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Columbus Board of Education president says superintendent's retirement announcement was expected

Columbus City Schools superintendent Talisa Dixon
Jay LaPrete
Columbus City Schools superintendent Talisa Dixon speaks during a news conference announcing a new initiative to prepare Columbus City Schools students for careers in science, technology, engineering, art, math and medicine Thursday, Sept. 23, 2021, in Columbus, Ohio. (AP Photo/Jay LaPrete)

President of the Columbus Board of Education, Jennifer Adair, says the announcement of the retirement of Columbus City Schools Superintendent Talisa Dixon may have surprised some in the community, but not board members.

Adair, in an interview with WOSU, says Dixon had been discussing her desire to retire with the board this year.

Dixon had been with the state's largest district since 2019. Before that, she led the Cleveland-Heights University school district. She also had been an administrator in Columbus at Brookhaven and Columbus Alternative High School. "We're just glad that she has taken the opportunity to really put herself first, and think about what it is that she needs in her life at this very moment,” says Adair. “And we really support this idea to retire."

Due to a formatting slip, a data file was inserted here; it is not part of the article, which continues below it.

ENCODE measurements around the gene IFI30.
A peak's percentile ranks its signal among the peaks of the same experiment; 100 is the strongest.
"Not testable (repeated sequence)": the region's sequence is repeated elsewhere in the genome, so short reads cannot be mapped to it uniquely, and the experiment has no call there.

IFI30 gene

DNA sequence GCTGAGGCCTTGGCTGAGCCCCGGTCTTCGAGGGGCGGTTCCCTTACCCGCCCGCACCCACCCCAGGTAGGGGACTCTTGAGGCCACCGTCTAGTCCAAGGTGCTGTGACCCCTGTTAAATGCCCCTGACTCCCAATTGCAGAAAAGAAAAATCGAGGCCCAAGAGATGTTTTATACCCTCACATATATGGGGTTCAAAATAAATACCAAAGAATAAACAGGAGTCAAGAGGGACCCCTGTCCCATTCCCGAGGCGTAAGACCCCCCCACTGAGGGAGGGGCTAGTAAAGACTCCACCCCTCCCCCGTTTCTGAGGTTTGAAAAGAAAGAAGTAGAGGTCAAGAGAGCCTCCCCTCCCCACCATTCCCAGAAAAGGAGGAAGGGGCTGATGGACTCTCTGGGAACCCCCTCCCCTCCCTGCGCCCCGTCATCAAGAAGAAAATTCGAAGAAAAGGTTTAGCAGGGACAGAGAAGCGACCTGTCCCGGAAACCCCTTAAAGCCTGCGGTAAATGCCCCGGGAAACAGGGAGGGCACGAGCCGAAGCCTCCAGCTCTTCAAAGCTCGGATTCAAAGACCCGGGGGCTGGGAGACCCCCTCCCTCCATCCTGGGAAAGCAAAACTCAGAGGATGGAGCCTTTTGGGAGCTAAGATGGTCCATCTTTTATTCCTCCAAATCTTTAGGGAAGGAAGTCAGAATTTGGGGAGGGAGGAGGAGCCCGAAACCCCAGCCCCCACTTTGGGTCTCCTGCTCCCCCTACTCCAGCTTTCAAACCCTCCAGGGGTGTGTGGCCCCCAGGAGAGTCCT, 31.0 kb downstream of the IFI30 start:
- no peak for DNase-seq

Adair says the average superintendency right now is 3 to 5 years. She says many school districts are looking for a new leader, including the Cleveland-Heights University district.

Adair describes the superintendent role today as more political. "Really the idea about what is and what does a superintendent need to be is shifted,” says Adair. “And so, we are seeing a lot of retirements. We're seeing a lot of movement across the country in superintendency positions."

Adair says a new superintendent needs to be a true CEO type. "We need to make sure that we have a leader that can not only engage with our families and students, but, you know, with our elected leaders and business community.”

The Columbus Board of Education plans to hire an executive search firm in January to start the hiring process. "The market is challenging,” says Adair. “We might be looking at an innovative type of a person, not a traditional candidate, which might take us a little longer. We really are interested in finding the right person for our district and our community."

Angela Chapman, the district's current chief of transformation and leadership, will assume the duties as interim superintendent on Jan. 1, until a new leader is hired.

Dixon will work as an education administrator until the end of the school year.

Debbie Holmes has worked at WOSU News since 2009. She has hosted All Things Considered, since May 2021. Prior to that she was the host of Morning Edition and a reporter.